John Woodroffe, J.
1. The facts are already sufficiently set out and I need not repeat them. There does not appear to me to be substance in the objection that the sale proceedings were void as the notices under Sections 6 and 7 of the Act were signed by a Sub-Deputy Collector instead of by the Collector or other officer authorised to hold sales under the Act.
2. As pointed out by Chatterjea, J., the authorities are against the contention that the sale is invalid on account of the notices having been published in the jurisdiction of the Pangsha Police Station instead of in that of the Baliakandi Police Station.
3. The decision of the contention that there was no arrear for which the property could be sold depends on the findings of fact. The first Court held that there was an arrear and the judgment of the Appellate Court being one of affirmance generally I think that that is the meaning of it on this particular point. The difficulty has arisen from the loose and inaccurate language used by the District Judge, who speaks of 'the Kist ending the 12th January 1908' when he is in fact speaking of the Kist the last day of payment for which was the 12th January 1908, as is stated later in the judgment which also contains the following passage: 'I fii(sic) that the revenue of the estate was in arrea(sic) at the time the estate was sold,' T(sic) ground is concluded by the finding of fact,(sic) it is quite clear to me what the Judge me(sic)
4. The last and fourth contention rai(sic) difficulty but I think is also co(sic) the findings of fact. When exan(sic) light of the decision of the case of (sic) Chowdhrani v. Secretary of State (sic) 36 : 8 C.W.N. 880 the question resolves itself into this: Did the Collector enter the bidders' ring by the offer of one rupee with which the sale commenced? If he did there may be some difficulty as is pointed out by Huda, J., in distinguishing this case from that cited. But what the Judge has found as a fact is that the Secretary of State was not really a bidder. It is true that the District Judge says that the peon made a bid of one rupee on behalf of the Secretary of State and in the bid sheet the Government is shown as a bidder in respect of one rupee and 50 rupees, at which price it purchased the property. But that is a fact in the case upon which the Judge had to express an opinion one way or another as to whether it indicated that the Collector was really a bidder. As to this the District Judge finds: 'The Collector did not enter the ring as a bidder; and the bid was made by the peon as a matter of form.' For this; as the Judge holds on the Peshkar's evidence, is the custom. According to such custom the peon opens the bidding with a bid of Re. 1. In other words the peon did not either on his own behalf or as a private purchaser bid. The Judge finds that 'it does not appear that the Collector authorised the making of the bid or that he intended to act under the first part of Section 58.' It is not suggested that the peon was bidding on his own behalf and if he was, this goes against the appellant's case that the Collector was bidding. This last is disposed of by the finding.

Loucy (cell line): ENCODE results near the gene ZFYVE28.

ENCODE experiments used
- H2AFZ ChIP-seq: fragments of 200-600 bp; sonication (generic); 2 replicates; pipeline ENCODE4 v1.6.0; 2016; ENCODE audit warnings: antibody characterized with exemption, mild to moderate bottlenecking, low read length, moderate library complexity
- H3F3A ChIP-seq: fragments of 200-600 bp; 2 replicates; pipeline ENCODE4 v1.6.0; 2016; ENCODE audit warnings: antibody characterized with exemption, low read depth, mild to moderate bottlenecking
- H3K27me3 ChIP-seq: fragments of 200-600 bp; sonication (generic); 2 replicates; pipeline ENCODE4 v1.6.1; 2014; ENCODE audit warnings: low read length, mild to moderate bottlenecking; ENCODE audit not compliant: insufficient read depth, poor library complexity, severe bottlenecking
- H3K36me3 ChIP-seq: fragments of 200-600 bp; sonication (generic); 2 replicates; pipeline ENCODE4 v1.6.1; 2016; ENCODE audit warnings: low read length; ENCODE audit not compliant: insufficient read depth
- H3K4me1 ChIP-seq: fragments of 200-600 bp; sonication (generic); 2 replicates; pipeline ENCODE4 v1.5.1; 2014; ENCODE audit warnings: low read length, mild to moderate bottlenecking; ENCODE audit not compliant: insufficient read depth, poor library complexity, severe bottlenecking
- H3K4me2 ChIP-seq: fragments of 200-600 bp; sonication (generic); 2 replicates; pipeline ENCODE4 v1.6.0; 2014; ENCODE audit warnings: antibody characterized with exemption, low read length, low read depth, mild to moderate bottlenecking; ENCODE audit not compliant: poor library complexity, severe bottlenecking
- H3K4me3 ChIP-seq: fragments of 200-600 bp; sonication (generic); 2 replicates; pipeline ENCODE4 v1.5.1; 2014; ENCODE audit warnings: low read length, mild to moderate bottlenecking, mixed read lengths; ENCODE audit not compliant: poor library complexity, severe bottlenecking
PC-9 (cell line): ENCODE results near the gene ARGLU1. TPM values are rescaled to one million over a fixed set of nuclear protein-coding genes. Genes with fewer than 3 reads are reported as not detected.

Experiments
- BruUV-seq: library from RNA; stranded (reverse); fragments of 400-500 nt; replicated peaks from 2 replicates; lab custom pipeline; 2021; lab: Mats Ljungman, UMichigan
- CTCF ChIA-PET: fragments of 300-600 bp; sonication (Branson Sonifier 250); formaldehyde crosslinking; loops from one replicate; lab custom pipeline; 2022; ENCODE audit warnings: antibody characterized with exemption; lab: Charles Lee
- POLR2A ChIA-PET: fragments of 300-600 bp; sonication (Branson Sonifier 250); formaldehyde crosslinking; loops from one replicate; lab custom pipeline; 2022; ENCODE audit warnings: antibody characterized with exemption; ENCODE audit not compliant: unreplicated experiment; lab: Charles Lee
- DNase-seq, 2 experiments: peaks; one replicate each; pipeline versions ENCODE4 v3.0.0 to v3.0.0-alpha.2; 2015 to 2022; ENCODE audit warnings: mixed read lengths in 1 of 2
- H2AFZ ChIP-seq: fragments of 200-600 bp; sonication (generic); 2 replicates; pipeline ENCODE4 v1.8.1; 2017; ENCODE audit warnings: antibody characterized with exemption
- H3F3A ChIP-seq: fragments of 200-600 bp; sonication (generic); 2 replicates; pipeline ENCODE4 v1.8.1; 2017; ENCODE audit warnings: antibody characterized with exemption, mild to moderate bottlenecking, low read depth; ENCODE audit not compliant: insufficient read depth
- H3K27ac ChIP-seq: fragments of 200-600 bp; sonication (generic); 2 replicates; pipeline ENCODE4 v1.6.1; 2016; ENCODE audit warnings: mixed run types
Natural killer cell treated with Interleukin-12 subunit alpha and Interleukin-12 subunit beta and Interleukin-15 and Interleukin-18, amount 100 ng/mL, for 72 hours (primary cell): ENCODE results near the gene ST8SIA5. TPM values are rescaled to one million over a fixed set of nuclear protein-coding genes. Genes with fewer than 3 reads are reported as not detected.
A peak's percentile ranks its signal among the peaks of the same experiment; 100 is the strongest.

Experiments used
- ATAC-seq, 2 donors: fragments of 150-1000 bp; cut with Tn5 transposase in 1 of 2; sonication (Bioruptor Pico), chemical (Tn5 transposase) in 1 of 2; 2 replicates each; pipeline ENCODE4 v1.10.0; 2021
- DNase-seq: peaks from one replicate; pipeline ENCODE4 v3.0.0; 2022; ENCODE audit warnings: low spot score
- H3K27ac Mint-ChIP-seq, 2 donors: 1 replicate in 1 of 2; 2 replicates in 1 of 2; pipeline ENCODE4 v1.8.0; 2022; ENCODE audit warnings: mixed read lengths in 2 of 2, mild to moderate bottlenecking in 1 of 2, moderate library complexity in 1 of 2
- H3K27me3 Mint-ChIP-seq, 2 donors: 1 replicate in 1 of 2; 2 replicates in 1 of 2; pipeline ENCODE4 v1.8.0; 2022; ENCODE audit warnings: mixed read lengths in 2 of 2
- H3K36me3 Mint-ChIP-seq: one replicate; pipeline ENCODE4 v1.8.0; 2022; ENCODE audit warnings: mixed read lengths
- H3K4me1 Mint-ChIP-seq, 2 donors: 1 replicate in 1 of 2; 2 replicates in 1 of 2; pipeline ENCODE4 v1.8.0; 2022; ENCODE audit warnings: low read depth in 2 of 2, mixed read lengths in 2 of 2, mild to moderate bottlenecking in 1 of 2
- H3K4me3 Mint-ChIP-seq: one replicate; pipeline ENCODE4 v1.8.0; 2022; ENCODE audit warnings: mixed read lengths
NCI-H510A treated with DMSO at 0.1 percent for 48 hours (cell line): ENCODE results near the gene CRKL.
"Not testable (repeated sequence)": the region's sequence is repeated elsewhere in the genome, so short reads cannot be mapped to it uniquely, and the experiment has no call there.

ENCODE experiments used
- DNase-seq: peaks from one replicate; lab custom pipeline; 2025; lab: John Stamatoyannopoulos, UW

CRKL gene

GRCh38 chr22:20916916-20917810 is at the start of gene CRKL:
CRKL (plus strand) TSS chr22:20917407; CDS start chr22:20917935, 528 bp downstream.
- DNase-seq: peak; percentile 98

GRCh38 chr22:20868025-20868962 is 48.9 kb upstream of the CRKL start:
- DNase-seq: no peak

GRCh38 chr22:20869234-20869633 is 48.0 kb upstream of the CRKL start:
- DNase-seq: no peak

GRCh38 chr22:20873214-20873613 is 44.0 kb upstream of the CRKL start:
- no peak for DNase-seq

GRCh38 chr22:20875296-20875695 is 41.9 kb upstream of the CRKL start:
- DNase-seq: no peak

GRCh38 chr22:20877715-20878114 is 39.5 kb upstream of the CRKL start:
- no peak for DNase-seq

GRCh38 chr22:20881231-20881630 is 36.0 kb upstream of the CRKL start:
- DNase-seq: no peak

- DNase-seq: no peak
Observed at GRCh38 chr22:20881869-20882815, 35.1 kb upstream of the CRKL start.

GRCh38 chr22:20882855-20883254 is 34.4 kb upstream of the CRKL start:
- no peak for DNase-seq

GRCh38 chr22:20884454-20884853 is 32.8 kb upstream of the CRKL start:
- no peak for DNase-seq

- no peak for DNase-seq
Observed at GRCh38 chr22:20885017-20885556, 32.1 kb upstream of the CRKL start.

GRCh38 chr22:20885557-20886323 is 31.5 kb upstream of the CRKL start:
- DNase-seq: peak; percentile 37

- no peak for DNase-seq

5. There is, it is true, some inconsistency between this and the previous finding, but reading the judgment as a whole what the Judge meant to say and to hold was that the peon, a Government official, started the bidding according to the custom as a mere matter of form and that the Collector was not in fact a bidder. If, as I hold, there (sic) conclusion of fact (which conclusion (sic) in accord with the facts) then (sic) was nothing which stood in the way (sic) the Collector taking over, as he did, the (sic) under the second portion of Section (sic) and the decision cited does not apply. (sic) reasons I would dismiss this (sic) costs. (sic)36 : 8 C.W.N. 880.
Charles Chitty, J.
6. This appeal arises out of a suit filed by the plaintiffs to set aside a sale of a revenue-paying estate held under Act XI of 1859 on 25th June 1908. The plaintiff No. 1 is a co-sharer in the Zemindary and the plaintiff No. 2 is the Putnidar. The plaintiffs' suit was dismissed by both the lower Courts. On second appeal to this Court the learned Judges of the Division Bench differed in their opinion. This is an appeal filed under Section 15 of the Letters Patent arising from such difference of opinion.
7. The plaintiffs before us have put forward the same four contentions as they did before the Division Bench, but it will be convenient to deal with those points in a different order.